Search
  • john85193

I heard it through the grapevine....

Updated: Jul 30, 2021


There are many options available when it comes to financing your business. Of course, there are too many to list in this article, but there a few main factors when it comes to securing the right type financing. Three of the biggest questions you will need to need to ask yourself, and most likely be asked are as follows:

  1. How quickly do you need to have the financing in place? Yes, most sources of funding out there will advertise fast funding, or immediate approvals, next

  2. How is the company's credit profile, and most of the time the owner's personal credit will play a major part in securing the financing as well.

  3. What do you need the financing for?

Now let's go over 3 of the most common finance options available and how the questions above relate to each option. We will cover some of the pros and cons and hopefully give you a better idea of how you should proceed after reading the article.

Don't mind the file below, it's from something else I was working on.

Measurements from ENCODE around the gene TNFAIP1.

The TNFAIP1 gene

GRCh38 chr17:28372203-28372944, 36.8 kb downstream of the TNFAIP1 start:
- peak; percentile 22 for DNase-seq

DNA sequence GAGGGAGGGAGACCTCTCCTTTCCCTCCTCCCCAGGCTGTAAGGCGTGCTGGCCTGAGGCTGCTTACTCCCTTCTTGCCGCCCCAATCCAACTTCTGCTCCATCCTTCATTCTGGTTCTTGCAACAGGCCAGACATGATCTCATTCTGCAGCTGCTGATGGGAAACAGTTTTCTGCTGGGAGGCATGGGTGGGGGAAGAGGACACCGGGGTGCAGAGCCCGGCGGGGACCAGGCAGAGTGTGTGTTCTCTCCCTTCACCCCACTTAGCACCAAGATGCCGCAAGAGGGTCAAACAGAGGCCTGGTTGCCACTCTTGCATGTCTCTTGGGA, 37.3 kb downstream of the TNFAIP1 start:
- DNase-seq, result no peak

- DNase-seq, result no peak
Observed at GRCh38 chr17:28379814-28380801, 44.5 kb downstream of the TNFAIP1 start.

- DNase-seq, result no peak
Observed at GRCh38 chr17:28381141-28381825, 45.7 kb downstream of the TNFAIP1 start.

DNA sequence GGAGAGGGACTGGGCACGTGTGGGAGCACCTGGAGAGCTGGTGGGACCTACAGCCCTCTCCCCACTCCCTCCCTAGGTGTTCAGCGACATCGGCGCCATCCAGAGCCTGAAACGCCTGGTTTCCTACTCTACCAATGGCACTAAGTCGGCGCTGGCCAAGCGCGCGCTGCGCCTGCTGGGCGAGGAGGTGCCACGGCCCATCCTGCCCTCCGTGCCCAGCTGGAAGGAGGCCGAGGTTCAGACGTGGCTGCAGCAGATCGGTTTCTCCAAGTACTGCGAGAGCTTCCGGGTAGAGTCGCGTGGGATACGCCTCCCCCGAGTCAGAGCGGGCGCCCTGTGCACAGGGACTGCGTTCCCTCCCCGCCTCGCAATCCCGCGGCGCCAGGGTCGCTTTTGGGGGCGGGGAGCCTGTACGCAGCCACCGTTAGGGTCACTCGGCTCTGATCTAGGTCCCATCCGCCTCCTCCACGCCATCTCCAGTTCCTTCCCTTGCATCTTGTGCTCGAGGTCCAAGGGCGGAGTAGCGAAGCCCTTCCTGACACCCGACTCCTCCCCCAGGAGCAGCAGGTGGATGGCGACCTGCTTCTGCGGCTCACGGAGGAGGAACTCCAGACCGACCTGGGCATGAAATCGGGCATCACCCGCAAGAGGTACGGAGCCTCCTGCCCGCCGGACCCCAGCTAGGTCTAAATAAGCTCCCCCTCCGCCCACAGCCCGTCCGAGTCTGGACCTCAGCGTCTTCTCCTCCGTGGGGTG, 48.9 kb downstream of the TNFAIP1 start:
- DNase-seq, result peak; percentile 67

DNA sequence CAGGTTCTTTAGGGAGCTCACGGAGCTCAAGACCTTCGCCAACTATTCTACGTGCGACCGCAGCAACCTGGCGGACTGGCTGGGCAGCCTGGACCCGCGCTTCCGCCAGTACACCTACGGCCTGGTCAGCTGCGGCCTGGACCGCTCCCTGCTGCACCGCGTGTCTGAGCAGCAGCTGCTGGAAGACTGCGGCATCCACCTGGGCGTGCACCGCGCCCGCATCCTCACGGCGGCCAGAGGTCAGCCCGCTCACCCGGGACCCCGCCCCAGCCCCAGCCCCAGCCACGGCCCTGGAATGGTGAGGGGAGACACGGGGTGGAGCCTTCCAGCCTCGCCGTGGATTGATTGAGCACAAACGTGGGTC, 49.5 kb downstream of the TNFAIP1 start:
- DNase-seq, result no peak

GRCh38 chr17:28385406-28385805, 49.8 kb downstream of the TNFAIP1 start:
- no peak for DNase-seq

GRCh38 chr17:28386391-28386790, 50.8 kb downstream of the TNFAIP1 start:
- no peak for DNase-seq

Traditional Local Bank Loans: This is probably the first option someone should think of when they need to borrow money. It is a good option, the pros include; low interest rates, usually a local presence and banker you can meet with, can be set up as a line of credit and only use what you need, and overall is probably the most cost effective when it comes down to amount borrowed vs. amount paid back, especially if you can afford to pay it off early. This is great, yet every action has an equal and opposite reaction. Borrowing from your local bank where getting approved is no easy task. When is the last time you obtained a $79,000.00 "signature loan" for a used piece of construction equipment? Banks are only allowed to lend according to how the government allows them to lend. They are essential to our economy. Banks seek A+ credit customers (725 FICO), usually at least (5) years time in business UNDER THE CURRENT OWNER, and will usually need to see a couple years worth of financials from both the company and the principals of the company. Also, any downward trends or negative quarters, GAME OVER. If you are fortunate enough to be approved, congratulations; now comes the personal guaranty on the loan, plus typically will want to place a blanket lien on the business, if they do not already have one. Most banks want your business account. Not only the equipment disappears in the event that you default, so does your kingdom. They're usually going to ask for a down payment of 10-20% if it is an equipment based loan, and this type of financing will showing on your personal credit, plus count against your borrowing base which will obviously hurt your upcoming need for WORKING CAPITAL. Cash has always been king in business, so don't spend it on a depreciating asset. It's not a bad option in terms of interest rate and payback, but is it worth the risk associated with the attractive numbers? This will not work if you're in a time constraint either, as most of these loans are going to take weeks to go from application to funding.